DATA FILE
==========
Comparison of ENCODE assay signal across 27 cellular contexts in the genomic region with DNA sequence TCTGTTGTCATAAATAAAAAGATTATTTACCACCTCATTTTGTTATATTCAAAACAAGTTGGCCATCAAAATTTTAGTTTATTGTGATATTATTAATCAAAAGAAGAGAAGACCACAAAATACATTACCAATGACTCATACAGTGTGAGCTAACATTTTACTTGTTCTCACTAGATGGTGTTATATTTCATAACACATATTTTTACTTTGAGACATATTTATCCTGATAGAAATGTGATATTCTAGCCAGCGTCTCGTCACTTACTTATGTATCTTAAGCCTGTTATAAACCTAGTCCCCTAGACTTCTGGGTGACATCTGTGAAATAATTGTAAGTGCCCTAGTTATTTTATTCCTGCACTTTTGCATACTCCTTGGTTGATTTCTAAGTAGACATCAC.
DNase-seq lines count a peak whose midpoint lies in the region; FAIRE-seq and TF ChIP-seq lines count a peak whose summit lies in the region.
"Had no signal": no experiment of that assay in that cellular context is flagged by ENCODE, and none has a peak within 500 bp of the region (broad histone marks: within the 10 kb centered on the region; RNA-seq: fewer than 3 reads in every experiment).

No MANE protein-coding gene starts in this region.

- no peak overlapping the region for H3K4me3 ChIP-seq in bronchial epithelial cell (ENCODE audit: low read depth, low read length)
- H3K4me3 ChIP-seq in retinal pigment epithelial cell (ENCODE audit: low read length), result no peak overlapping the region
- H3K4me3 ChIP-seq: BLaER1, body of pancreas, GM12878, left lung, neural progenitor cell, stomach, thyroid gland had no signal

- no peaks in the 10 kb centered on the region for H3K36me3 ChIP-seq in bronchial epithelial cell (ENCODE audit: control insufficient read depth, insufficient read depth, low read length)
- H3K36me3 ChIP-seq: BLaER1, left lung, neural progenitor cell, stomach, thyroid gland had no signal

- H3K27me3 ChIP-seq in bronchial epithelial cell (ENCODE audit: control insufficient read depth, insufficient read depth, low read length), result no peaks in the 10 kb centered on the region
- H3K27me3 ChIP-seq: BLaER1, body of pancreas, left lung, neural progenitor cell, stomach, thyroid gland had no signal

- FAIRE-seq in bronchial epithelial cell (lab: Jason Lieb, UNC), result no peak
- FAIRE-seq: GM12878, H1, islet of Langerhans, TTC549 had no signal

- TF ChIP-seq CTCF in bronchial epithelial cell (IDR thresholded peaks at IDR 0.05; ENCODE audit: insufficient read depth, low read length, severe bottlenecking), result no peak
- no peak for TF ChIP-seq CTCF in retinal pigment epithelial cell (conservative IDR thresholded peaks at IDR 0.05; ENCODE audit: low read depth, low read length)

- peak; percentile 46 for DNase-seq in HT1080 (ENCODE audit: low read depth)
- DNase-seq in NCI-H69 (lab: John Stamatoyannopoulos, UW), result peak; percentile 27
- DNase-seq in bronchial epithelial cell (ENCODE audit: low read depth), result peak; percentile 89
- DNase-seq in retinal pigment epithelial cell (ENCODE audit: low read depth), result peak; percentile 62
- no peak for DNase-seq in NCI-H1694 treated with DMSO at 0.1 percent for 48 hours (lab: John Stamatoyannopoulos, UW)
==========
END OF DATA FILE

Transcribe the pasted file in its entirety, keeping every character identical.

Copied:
Comparison of ENCODE assay signal across 27 cellular contexts in the genomic region with DNA sequence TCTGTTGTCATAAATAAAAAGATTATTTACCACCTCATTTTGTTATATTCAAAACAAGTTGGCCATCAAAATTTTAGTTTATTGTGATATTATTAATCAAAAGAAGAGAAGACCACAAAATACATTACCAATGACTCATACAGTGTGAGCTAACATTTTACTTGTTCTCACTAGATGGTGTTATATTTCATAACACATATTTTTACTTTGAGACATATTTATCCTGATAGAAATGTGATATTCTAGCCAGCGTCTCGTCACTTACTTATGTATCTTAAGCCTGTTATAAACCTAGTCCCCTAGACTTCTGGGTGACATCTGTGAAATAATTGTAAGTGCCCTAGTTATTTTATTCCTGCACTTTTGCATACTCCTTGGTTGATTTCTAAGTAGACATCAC.
DNase-seq lines count a peak whose midpoint lies in the region; FAIRE-seq and TF ChIP-seq lines count a peak whose summit lies in the region.
"Had no signal": no experiment of that assay in that cellular context is flagged by ENCODE, and none has a peak within 500 bp of the region (broad histone marks: within the 10 kb centered on the region; RNA-seq: fewer than 3 reads in every experiment).

No MANE protein-coding gene starts in this region.

- no peak overlapping the region for H3K4me3 ChIP-seq in bronchial epithelial cell (ENCODE audit: low read depth, low read length)
- H3K4me3 ChIP-seq in retinal pigment epithelial cell (ENCODE audit: low read length), result no peak overlapping the region
- H3K4me3 ChIP-seq: BLaER1, body of pancreas, GM12878, left lung, neural progenitor cell, stomach, thyroid gland had no signal

- no peaks in the 10 kb centered on the region for H3K36me3 ChIP-seq in bronchial epithelial cell (ENCODE audit: control insufficient read depth, insufficient read depth, low read length)
- H3K36me3 ChIP-seq: BLaER1, left lung, neural progenitor cell, stomach, thyroid gland had no signal

- H3K27me3 ChIP-seq in bronchial epithelial cell (ENCODE audit: control insufficient read depth, insufficient read depth, low read length), result no peaks in the 10 kb centered on the region
- H3K27me3 ChIP-seq: BLaER1, body of pancreas, left lung, neural progenitor cell, stomach, thyroid gland had no signal

- FAIRE-seq in bronchial epithelial cell (lab: Jason Lieb, UNC), result no peak
- FAIRE-seq: GM12878, H1, islet of Langerhans, TTC549 had no signal

- TF ChIP-seq CTCF in bronchial epithelial cell (IDR thresholded peaks at IDR 0.05; ENCODE audit: insufficient read depth, low read length, severe bottlenecking), result no peak
- no peak for TF ChIP-seq CTCF in retinal pigment epithelial cell (conservative IDR thresholded peaks at IDR 0.05; ENCODE audit: low read depth, low read length)

- peak; percentile 46 for DNase-seq in HT1080 (ENCODE audit: low read depth)
- DNase-seq in NCI-H69 (lab: John Stamatoyannopoulos, UW), result peak; percentile 27
- DNase-seq in bronchial epithelial cell (ENCODE audit: low read depth), result peak; percentile 89
- DNase-seq in retinal pigment epithelial cell (ENCODE audit: low read depth), result peak; percentile 62
- no peak for DNase-seq in NCI-H1694 treated with DMSO at 0.1 percent for 48 hours (lab: John Stamatoyannopoulos, UW)